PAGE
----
Showing posts with label germany. Show all posts
Showing posts with label germany. Show all posts

Tuesday, October 23, 2018

Starting my fellowship at the University of Bremen this November


The ZeMKI, Centre for Media, Communication and Information Research is an interdisciplinary research environment in the areas of media, communication and information. Involved disciplines include communication and media studies, computer science, cultural studies, educational science, studies in religion, and history. Since mid-2017, the ZeMKI has been inviting applications from researchers in the field of media, communication, and information around the world to participate in their program. 
During the Fellowship, I will be giving a talk on 'Benign dataveillance: a new kind of democracy? Examining the emerging data-based governance systems in India and China' as part of the ZEMKI lecture series. 

While I am there, I will also be heading to Hamburg to give a public talk under the 'Taming the machines' theme organized by Judith Simon and her team from the University of Hamburg. This is part of The Ethics in Information Technology – Public Lecture Series. The theme emerges due to the increasing dependency of society on information technology. Algorithms are now used in making decisions for and about people. Intelligent machines are supplementing or replacing humans at home or in the workplace. Personal data are being collected, processed, and readied for commercial and civil purposes. Tech optimists and evangelists think that artificial intelligence, robots, and other gadgets can only make life and society better, but their convictions should be taken with a grain of salt. My talk here, "Regulated Data - Regulated Activism? Digital Activism in the GDPR Era is about flipping the script on privacy through the light of activism in the global south. My abstract for the talk is as follows:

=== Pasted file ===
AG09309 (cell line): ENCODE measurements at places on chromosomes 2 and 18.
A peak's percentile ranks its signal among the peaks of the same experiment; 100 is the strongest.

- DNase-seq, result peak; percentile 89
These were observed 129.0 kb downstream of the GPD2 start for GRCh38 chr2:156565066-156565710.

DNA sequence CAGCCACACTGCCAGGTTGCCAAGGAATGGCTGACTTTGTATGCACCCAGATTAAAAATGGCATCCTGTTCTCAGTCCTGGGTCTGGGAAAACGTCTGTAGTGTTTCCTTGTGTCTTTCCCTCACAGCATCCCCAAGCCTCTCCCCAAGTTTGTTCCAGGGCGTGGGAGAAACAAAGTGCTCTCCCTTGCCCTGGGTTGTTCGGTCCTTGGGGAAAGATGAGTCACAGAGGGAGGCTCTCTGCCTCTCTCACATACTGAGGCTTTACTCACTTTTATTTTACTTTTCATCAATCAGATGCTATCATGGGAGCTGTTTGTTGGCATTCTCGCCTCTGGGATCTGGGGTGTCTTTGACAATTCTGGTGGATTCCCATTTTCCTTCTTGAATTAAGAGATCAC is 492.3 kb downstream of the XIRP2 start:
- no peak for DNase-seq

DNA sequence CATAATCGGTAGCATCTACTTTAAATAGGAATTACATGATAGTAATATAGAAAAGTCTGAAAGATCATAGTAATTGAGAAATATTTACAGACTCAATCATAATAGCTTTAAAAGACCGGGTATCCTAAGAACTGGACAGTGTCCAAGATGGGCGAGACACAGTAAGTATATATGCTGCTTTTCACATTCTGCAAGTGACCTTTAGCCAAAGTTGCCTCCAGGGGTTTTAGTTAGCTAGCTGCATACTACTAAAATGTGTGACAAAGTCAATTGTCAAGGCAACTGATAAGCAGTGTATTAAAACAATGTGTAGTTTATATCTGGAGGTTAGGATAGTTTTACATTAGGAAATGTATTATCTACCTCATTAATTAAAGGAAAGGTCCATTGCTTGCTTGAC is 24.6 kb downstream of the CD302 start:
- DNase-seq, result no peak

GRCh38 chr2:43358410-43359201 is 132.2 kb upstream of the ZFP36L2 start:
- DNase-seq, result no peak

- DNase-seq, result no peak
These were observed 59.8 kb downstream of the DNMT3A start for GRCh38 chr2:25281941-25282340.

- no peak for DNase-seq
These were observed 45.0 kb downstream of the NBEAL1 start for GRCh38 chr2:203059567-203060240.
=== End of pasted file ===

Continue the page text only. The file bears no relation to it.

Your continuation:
In a favela ruled by the drug lords in Rio de Janeiro, an activist uses Facebook Live to capture the dealings in his neighborhood, putting himself and some of his community members at risk. In Jeddah, Saudi Arabia, a few teenage girls instagram the fashions of the week, unveiled, an act that can be persecuted by the morality police. In Jammu and Kashmir, some activists through the hashtag #justiceforkathua draw attention to the case of an eight-year old nomadic girl who was gang raped, defying the privacy law on revealing identities of minors. These are just some of the many cases that shed light on the gray area between privacy and protest. Contrary to seeking to be protected through anonymity as the bulk of the current research alludes to, some of those at the margins may choose to put themselves at high risk by being visible and heard. The GDPR, rooted in the Western ideology of individual choice and rights, may have created a privacy universalism, begging the question of whether privacy is a privilege and a luxury. This talk draws from a decade of fieldwork and activism among vulnerable communities beyond the West to grapple with the question of whether privacy and activism are after all compatible. 

Overall, should be fun! Lots of talking, thinking and turning thoughts around :) 

Monday, July 12, 2010

The fate of Paul the Octopus



They say the legendary Paul, the German octopus who predicted all Germany’s matches and the final victor of World Cup correctly, is about to retire. I think not. He has a future awaiting him…

1) Paul is going to sign on for the hot remake of Bond’s Octopussy. The question is, can he seduce the British star Daniel Craig like the way he charmed the Spanish? Maud Adams, move over, Paul's the real deal.

2) Paul wonders how anyone in their right mind can actually think that entertaining kids in a German aquarium is retirement? That’s a load of work people! Instead, he wants to cash in! Although the Spanish economy is er, not doing as well as it did in the World Cup final, he wants his share! Lawyers, make your move!

3) Paul is thinking of joining Wall Street; while everyone was busy seeing his moves on predicting the World Cup final, no one noticed him picking out the next Google…oh well, you snooze, you lose.